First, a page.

Impacts of translocation on behavior and survival of timber rattlesnakes, Crotalus horridus

  • Published source details Reinert H.K. & Rupert R.R. (1999) Impacts of translocation on behavior and survival of timber rattlesnakes, Crotalus horridus. Journal of Herpetology, 33, 45-61.


This study is summarised as evidence for the following.

Action Category

Translocate adult or juvenile reptiles: Snakes

Action Link
Reptile Conservation
  1. Translocate adult or juvenile reptiles: Snakes

    A controlled study in 1990–1994 in a site of mixed broadleaf forest in Pennsylvania, USA (Reinert & Rupert 1999) found that translocated timber rattlesnakes Crotalus horridus had higher mortality and moved longer distances than resident rattlesnakes. Translocated rattlesnakes had higher mortality (55% died; 6 of 11 rattlesnakes) than resident rattlesnakes (11%; 2 of 18 rattlesnakes). Translocated snakes had higher daily movements (average daily movement: 55–124 m) compared to resident rattlesnakes (10–37 m), moved more overall in two of three comparisons and had larger ranges in nine of 12 comparisons (see paper for details). In 1991–1992, eleven rattlesnakes (five females, six males) were equipped with radio transmitters and translocated between eight and 172 km from point of capture. In 1990–1992, eighteen resident rattlesnakes (10 females, eight males) were also monitored using radio telemetry. Rattlesnakes were located once every two days for six months of the year (mid-April to mid-October) for up to a year.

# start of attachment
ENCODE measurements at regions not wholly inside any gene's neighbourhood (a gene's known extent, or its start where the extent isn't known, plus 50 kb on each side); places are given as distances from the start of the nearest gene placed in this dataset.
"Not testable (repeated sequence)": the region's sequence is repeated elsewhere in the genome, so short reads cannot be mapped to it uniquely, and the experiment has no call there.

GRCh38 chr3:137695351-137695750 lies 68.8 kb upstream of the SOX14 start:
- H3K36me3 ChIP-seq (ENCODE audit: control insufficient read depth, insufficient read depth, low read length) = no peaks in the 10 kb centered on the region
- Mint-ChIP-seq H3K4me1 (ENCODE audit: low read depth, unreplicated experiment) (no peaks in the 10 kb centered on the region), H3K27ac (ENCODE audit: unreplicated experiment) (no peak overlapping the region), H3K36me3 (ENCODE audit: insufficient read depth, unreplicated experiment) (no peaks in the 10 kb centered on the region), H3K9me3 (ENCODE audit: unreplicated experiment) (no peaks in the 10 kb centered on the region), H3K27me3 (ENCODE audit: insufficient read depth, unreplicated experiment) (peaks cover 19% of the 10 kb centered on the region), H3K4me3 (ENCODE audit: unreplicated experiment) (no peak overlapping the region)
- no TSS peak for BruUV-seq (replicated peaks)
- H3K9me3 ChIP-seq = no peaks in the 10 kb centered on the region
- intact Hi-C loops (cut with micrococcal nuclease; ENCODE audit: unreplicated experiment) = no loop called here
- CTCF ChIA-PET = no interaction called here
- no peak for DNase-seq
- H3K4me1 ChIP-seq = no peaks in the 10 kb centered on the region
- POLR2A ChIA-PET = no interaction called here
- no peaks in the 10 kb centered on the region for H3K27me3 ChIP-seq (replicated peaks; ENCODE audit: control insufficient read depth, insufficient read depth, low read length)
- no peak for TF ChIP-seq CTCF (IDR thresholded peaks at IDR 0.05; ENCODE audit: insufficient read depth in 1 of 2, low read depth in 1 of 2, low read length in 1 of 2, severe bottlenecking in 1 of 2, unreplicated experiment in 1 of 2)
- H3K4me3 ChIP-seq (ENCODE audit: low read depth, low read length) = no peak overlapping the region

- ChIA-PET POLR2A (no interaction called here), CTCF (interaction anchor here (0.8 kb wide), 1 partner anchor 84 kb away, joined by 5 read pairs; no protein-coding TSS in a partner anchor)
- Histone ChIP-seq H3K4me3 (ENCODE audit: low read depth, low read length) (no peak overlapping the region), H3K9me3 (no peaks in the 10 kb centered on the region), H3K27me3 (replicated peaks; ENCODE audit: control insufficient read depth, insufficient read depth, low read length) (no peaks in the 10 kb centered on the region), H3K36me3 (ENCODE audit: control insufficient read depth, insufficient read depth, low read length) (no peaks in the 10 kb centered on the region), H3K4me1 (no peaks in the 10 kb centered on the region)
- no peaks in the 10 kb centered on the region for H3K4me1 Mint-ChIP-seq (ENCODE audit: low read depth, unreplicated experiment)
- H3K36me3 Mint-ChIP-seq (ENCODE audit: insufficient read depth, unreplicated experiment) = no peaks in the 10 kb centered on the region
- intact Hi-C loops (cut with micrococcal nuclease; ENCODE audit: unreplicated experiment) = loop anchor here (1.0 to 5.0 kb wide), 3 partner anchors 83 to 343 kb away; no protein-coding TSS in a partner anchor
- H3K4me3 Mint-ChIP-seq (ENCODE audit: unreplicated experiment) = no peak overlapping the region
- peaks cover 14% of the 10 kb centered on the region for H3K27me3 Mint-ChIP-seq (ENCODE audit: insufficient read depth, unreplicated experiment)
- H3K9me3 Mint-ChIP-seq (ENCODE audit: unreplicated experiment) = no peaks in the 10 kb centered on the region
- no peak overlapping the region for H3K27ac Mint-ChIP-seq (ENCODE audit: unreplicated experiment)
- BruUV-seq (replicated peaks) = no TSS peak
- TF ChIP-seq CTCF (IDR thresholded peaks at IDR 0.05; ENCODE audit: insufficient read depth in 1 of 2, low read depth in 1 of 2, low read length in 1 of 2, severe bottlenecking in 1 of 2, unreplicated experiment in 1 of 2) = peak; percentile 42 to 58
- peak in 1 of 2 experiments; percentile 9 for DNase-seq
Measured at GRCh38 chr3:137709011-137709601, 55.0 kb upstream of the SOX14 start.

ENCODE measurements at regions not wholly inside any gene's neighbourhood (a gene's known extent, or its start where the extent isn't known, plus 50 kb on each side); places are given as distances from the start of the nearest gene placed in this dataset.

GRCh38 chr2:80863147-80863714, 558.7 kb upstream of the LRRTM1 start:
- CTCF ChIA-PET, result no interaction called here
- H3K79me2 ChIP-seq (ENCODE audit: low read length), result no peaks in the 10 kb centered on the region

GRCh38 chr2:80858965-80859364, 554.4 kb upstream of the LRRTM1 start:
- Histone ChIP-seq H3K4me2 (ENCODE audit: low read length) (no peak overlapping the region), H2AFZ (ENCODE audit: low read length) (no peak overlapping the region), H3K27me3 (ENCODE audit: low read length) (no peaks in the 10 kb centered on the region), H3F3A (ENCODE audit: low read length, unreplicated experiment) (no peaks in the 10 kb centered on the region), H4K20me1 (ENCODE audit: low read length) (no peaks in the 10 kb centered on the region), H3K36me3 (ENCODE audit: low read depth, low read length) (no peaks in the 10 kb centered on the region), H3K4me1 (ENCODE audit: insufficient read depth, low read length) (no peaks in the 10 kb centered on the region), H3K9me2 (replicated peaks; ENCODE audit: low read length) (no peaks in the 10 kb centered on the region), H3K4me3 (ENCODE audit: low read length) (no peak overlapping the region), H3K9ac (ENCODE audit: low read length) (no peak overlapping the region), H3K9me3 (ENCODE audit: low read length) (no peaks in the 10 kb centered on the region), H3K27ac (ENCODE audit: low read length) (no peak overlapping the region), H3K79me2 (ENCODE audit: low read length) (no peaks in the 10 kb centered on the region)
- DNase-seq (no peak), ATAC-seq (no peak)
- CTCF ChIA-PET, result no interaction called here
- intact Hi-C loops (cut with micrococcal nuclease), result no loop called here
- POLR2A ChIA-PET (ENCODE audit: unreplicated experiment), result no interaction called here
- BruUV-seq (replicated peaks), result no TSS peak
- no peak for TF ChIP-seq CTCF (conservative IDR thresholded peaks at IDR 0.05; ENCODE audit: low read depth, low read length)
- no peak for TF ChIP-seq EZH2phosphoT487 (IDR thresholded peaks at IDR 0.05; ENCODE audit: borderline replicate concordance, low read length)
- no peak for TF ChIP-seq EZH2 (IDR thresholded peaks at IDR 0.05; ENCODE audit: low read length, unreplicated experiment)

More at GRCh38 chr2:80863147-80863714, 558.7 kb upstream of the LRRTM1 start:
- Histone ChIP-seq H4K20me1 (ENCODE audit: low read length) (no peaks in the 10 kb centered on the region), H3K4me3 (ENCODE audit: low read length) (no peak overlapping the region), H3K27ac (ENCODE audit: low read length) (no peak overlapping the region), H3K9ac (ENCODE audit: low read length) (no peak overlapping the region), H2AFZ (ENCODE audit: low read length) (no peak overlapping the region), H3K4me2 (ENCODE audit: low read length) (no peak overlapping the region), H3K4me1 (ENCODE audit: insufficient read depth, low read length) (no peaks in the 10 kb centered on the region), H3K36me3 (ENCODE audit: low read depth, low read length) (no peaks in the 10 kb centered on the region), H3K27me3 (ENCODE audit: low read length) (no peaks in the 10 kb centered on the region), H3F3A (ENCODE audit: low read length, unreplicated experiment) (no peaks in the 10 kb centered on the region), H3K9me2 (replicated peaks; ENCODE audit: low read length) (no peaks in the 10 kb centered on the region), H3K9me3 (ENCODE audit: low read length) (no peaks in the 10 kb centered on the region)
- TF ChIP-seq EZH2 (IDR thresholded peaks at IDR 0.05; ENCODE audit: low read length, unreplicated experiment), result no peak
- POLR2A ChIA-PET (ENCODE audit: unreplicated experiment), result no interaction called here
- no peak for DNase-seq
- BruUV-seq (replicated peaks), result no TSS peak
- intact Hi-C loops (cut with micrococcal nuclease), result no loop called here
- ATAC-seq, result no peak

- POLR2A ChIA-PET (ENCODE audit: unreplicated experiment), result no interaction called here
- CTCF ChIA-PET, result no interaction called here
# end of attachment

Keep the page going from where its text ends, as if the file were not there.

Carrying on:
(Summarised by: Maggie Watson, William Morgan)

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